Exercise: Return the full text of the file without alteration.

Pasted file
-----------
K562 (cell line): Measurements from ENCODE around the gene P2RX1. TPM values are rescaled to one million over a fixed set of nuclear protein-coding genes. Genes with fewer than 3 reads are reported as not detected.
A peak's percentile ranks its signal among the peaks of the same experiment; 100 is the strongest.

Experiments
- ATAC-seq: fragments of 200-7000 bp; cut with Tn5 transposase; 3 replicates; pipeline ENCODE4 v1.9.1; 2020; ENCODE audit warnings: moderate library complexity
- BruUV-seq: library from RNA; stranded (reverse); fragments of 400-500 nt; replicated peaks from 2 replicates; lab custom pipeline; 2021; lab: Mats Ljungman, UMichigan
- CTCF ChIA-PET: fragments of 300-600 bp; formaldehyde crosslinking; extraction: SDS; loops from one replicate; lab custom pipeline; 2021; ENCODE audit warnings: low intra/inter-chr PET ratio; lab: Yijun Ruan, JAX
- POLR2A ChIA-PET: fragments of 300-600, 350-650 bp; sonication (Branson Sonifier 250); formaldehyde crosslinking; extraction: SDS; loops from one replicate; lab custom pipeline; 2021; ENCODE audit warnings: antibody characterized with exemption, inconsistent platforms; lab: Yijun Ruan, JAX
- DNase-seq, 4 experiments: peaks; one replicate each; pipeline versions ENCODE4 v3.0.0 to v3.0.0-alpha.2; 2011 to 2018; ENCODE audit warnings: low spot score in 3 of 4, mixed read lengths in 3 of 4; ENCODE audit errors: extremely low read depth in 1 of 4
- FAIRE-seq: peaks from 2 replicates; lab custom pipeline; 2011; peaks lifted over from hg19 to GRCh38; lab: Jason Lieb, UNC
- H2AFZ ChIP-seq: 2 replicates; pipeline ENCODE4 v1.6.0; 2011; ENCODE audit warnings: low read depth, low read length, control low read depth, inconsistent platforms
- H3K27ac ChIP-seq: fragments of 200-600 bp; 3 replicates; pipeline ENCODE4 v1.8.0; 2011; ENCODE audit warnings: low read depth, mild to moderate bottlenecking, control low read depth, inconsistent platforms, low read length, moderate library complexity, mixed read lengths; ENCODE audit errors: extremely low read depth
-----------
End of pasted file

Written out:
K562 (cell line): Measurements from ENCODE around the gene P2RX1. TPM values are rescaled to one million over a fixed set of nuclear protein-coding genes. Genes with fewer than 3 reads are reported as not detected.
A peak's percentile ranks its signal among the peaks of the same experiment; 100 is the strongest.

Experiments
- ATAC-seq: fragments of 200-7000 bp; cut with Tn5 transposase; 3 replicates; pipeline ENCODE4 v1.9.1; 2020; ENCODE audit warnings: moderate library complexity
- BruUV-seq: library from RNA; stranded (reverse); fragments of 400-500 nt; replicated peaks from 2 replicates; lab custom pipeline; 2021; lab: Mats Ljungman, UMichigan
- CTCF ChIA-PET: fragments of 300-600 bp; formaldehyde crosslinking; extraction: SDS; loops from one replicate; lab custom pipeline; 2021; ENCODE audit warnings: low intra/inter-chr PET ratio; lab: Yijun Ruan, JAX
- POLR2A ChIA-PET: fragments of 300-600, 350-650 bp; sonication (Branson Sonifier 250); formaldehyde crosslinking; extraction: SDS; loops from one replicate; lab custom pipeline; 2021; ENCODE audit warnings: antibody characterized with exemption, inconsistent platforms; lab: Yijun Ruan, JAX
- DNase-seq, 4 experiments: peaks; one replicate each; pipeline versions ENCODE4 v3.0.0 to v3.0.0-alpha.2; 2011 to 2018; ENCODE audit warnings: low spot score in 3 of 4, mixed read lengths in 3 of 4; ENCODE audit errors: extremely low read depth in 1 of 4
- FAIRE-seq: peaks from 2 replicates; lab custom pipeline; 2011; peaks lifted over from hg19 to GRCh38; lab: Jason Lieb, UNC
- H2AFZ ChIP-seq: 2 replicates; pipeline ENCODE4 v1.6.0; 2011; ENCODE audit warnings: low read depth, low read length, control low read depth, inconsistent platforms
- H3K27ac ChIP-seq: fragments of 200-600 bp; 3 replicates; pipeline ENCODE4 v1.8.0; 2011; ENCODE audit warnings: low read depth, mild to moderate bottlenecking, control low read depth, inconsistent platforms, low read length, moderate library complexity, mixed read lengths; ENCODE audit errors: extremely low read depth